[Charco Press; 2023]

Tr. from the Spanish by Ellen Jones

El rastro, a 2002 novel by Mexican author Margo Glantz, out now from Charco Press in an English translation by Ellen Jones, narrates a day in the life of Nora García, a bereft woman who avoids the attendees at her ex-husband’s wake and withdraws into her thoughts. Nora grieves, remembers, and writes, and the streams of her inward life flow through a text that vibrates with texture. This cellist who married her conductor, and now mourns him, meditates on a lifetime of playing music to dodge the horror of death. Silently delivering digressive and essayistic speeches, Nora thinks as if thoughts were notes, as if the mind were an instrument, as if consciousness were a composition written by the unknown and played by the known.

In a mimetic interior monologue, the character describes what’s happening, while it happens, as if an actor onscreen were saying her stage directions aloud, or as if she were describing her surroundings and thoughts on a phone call. The Remains puts postmodern technique in service of the traditional ambitions of the novel. The novel belongs to a lineage that extends from Lazarillo de Tormes to the novels of David Markson. Nora remembers “his kisses, the taste of his tongue,” but gazing at Juan’s body, on which the mortuary has affixed a mustache, she acknowledges that “it’s not him any more, I’m not me any more.” The upsurge of “memories overwhelming me, battering me” gives her no pleasure, but occasionally subsides into a calm that opens other horizons, and she reflects that “female cellists hold the cello between their legs as if it were a man making love to them.” This breadth of feeling extends to displeasure, condescension, and ironic detachment in moments when Nora finds herself at odds with her milieu. Nora isn’t above looking down on her circle: when the wake ends, and the funeral procession leaves the house and wends through the streets to the cemetery, she sneers at “social climbing mourners,” as “a horde of women insist on taking their place at the graveside.” The most powerful moment encapsulates the heyday of a vanished Mexico: at the end of a concert, the final chord subsides, the audience stands and applauds, and “a strong smell of mothballs emerges from the ladies’ fur coats, filling the hall with its stink.” It’s an image as epochal as any in Giorgio Bassani’s Novel of Ferrara, in its evocation of a gone world.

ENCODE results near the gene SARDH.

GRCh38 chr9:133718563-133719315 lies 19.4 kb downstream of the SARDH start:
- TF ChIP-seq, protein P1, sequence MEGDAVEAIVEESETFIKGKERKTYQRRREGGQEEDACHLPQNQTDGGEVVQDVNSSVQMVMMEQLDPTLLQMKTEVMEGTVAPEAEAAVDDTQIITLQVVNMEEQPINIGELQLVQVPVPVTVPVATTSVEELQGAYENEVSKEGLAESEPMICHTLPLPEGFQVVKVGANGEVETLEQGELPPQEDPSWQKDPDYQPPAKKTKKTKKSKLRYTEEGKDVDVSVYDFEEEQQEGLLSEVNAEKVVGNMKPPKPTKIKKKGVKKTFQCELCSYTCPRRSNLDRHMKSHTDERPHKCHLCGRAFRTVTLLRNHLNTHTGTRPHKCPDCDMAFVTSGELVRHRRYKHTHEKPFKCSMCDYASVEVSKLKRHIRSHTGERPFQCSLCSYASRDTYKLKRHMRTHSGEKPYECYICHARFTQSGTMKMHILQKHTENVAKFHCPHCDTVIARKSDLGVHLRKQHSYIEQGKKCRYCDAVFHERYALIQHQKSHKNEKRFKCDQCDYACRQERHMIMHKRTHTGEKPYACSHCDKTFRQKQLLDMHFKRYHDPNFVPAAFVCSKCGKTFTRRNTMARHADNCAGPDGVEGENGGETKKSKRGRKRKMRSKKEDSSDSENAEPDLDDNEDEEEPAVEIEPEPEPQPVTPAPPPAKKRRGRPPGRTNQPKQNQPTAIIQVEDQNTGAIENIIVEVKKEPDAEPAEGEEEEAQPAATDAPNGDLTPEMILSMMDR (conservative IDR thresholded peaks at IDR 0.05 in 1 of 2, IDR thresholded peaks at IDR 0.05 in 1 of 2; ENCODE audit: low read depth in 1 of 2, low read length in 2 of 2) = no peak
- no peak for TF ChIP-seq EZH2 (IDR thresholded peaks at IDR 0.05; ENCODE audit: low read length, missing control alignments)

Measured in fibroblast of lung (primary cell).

Grief doesn’t only come from the absence of a loved one, but also from the presence of death. The negativity of grief is like that of writing, in that they are both metaphysical. They splinter the integrity of spacetime. The tedium of grief masks a paradox. A dead person narrates the grieving person’s life for them. Nora isn’t only thinking, but also writing, and the reader writes the words with her. She writes, not to savor her time with Juan, or to forget it, but “to halt life, to preserve the memory of life.” Nora describes scattered moments as if they occurred at the same time in the same place: “One day he left his wife (me, Nora García) and children, and started a chaotic, greedy life, but it doesn’t matter now, in my text he’s sitting at a table writing in his diary.” Nora’s haste testifies to the urgency that grief imposes on her. The project takes her away from the active life she might be living: “An extraordinary passivity obliges us to stop living in order to write,” she says. Her writing is a counterimage.